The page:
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DSM-IV Diagnostic Criteria for Generalized Anxiety Disorder

Official Symptoms and Diagnosis Guidelines

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Updated June 03, 2014

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The Diagnostic and Statistical Manual of Mental Disorders (4th Ed; DSM-IV) is the book used by qualified mental health professionals to make a diagnosis of Generalized Anxiety Disorder (GAD). The following is a summary of the required symptom makeup to be used as a guide. However, it is important to know that only a qualified professional who also relies on clinical judgment can make an accurate diagnosis.

A. At least 6 months of "excessive anxiety and worry" about a variety of events and situations. Generally, "excessive" can be interpreted as more than would be expected for a particular situation or event. Most people become anxious over certain things, but the intensity of the anxiety typically corresponds to the situation.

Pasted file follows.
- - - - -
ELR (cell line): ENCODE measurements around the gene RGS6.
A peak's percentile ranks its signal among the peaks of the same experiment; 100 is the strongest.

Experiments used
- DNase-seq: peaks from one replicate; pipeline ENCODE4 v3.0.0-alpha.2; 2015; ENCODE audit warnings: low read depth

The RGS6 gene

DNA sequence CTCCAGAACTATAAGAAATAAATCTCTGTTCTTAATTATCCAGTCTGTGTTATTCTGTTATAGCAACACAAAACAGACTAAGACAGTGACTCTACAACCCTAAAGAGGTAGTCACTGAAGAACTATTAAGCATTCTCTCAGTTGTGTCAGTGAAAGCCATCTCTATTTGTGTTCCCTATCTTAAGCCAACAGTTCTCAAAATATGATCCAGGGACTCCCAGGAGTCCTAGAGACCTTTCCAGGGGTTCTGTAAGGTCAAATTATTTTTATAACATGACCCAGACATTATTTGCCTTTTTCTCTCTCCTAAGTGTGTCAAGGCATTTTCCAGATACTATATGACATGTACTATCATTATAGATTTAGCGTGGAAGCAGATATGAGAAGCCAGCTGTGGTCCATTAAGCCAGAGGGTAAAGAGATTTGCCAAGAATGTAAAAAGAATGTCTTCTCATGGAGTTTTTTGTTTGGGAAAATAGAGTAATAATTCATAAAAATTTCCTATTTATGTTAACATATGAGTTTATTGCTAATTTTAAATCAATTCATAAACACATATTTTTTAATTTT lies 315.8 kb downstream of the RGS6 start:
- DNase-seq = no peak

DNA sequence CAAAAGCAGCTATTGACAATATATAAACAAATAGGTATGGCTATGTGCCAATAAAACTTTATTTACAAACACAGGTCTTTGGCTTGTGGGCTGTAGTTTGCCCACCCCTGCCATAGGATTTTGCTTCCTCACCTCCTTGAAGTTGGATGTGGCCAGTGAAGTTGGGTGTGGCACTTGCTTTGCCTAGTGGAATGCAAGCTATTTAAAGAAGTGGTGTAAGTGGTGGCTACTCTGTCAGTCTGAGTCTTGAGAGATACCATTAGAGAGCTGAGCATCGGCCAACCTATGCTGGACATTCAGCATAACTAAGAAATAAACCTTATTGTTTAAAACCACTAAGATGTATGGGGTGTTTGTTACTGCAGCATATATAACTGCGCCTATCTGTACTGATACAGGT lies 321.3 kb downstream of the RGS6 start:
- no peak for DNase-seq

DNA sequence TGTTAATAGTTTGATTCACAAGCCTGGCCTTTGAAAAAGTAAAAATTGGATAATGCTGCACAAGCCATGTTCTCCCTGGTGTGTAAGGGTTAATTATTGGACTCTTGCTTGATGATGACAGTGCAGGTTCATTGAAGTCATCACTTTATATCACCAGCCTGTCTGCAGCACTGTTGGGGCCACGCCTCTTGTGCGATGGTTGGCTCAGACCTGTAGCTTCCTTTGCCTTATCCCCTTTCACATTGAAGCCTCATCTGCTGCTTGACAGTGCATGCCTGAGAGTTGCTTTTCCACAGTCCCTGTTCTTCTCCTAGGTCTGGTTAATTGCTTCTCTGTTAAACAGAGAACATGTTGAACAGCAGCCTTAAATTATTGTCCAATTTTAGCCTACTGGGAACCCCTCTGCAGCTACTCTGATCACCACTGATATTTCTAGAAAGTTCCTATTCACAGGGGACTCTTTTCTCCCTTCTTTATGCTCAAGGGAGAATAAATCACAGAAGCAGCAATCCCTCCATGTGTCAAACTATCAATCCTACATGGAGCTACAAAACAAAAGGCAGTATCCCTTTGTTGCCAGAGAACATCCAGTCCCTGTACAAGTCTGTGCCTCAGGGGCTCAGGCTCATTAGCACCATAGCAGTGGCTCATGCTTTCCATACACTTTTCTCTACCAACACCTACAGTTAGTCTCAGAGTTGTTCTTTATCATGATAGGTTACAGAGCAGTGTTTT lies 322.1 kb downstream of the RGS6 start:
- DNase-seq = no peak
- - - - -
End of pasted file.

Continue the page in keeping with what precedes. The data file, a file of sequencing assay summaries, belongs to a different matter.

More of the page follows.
B. There is significant difficulty in controlling the anxiety and worry. If someone has a very difficult struggle to regain control, relax, or cope with the anxiety and worry, then this requirement is met.

C. The presence for most days over the previous six months of 3 or more (only 1 for children) of the following symptoms:
1. Feeling wound-up, tense, or restless
2. Easily becoming fatigued or worn-out
3. Concentration problems
4. Irritability
5. Significant tension in muscles
6. Difficulty with sleep
D. The symptoms are not part of another mental disorder.

E. The symptoms cause "clinically significant distress" or problems functioning in daily life. "Clinically significant" is the part that relies on the perspective of the treatment provider. Some people can have many of the aforementioned symptoms and cope with them well enough to maintain a high level of functioning.

F. The condition is not due to a substance or medical issue

Source: American Psychiatric Association (2000). Diagnostic and Statistical Manual of Mental Disorders (4th Ed., Text Revision). Washington DC: American Psychiatric Association.

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